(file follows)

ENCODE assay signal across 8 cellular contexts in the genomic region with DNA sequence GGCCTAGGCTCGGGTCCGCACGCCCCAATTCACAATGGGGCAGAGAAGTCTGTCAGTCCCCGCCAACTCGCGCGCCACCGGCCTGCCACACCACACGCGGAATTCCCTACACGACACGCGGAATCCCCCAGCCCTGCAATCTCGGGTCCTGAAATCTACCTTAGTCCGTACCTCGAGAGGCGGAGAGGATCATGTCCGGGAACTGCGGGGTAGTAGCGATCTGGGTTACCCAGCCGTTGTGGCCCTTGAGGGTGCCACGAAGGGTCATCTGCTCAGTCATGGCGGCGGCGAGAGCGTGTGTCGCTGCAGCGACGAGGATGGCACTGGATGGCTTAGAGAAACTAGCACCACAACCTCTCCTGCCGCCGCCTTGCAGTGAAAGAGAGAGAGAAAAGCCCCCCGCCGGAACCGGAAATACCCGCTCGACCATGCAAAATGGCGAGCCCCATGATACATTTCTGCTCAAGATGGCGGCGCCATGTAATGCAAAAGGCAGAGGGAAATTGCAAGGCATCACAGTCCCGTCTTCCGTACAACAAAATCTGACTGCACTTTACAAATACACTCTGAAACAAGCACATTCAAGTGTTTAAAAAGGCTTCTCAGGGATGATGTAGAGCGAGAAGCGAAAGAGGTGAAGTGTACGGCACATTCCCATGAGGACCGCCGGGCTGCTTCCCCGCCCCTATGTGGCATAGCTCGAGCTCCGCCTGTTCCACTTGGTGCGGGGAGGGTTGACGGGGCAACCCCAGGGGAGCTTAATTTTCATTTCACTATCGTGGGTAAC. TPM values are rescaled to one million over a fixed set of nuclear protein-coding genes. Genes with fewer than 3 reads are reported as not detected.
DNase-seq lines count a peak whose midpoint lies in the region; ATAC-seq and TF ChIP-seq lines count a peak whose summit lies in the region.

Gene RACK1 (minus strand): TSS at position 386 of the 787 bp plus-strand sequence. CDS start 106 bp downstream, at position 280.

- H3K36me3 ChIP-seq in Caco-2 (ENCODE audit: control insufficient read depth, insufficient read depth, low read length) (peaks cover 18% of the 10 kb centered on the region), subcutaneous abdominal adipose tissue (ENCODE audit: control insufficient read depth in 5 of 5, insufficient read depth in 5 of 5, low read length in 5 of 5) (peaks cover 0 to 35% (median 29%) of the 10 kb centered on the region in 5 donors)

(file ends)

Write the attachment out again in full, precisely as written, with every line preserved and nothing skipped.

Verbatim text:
ENCODE assay signal across 8 cellular contexts in the genomic region with DNA sequence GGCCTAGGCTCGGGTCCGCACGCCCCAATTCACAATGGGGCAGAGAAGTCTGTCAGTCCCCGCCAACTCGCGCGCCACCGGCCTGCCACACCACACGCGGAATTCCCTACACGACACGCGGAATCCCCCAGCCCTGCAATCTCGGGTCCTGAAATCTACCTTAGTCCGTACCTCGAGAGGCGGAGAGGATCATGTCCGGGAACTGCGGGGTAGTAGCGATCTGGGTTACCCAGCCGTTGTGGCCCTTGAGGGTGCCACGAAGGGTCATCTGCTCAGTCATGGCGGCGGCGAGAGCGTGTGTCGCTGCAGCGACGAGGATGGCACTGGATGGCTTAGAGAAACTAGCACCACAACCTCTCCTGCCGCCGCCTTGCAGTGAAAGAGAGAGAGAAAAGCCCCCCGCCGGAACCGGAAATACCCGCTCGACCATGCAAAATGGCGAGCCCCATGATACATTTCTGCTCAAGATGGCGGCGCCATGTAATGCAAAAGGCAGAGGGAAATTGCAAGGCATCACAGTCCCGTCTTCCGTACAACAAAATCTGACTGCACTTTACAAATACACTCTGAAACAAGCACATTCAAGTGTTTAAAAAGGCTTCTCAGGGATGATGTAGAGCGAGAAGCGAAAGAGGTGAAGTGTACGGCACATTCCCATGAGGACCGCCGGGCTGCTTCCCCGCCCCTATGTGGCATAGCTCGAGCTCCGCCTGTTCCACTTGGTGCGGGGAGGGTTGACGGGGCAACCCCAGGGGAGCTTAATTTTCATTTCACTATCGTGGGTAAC. TPM values are rescaled to one million over a fixed set of nuclear protein-coding genes. Genes with fewer than 3 reads are reported as not detected.
DNase-seq lines count a peak whose midpoint lies in the region; ATAC-seq and TF ChIP-seq lines count a peak whose summit lies in the region.

Gene RACK1 (minus strand): TSS at position 386 of the 787 bp plus-strand sequence. CDS start 106 bp downstream, at position 280.

- H3K36me3 ChIP-seq in Caco-2 (ENCODE audit: control insufficient read depth, insufficient read depth, low read length) (peaks cover 18% of the 10 kb centered on the region), subcutaneous abdominal adipose tissue (ENCODE audit: control insufficient read depth in 5 of 5, insufficient read depth in 5 of 5, low read length in 5 of 5) (peaks cover 0 to 35% (median 29%) of the 10 kb centered on the region in 5 donors)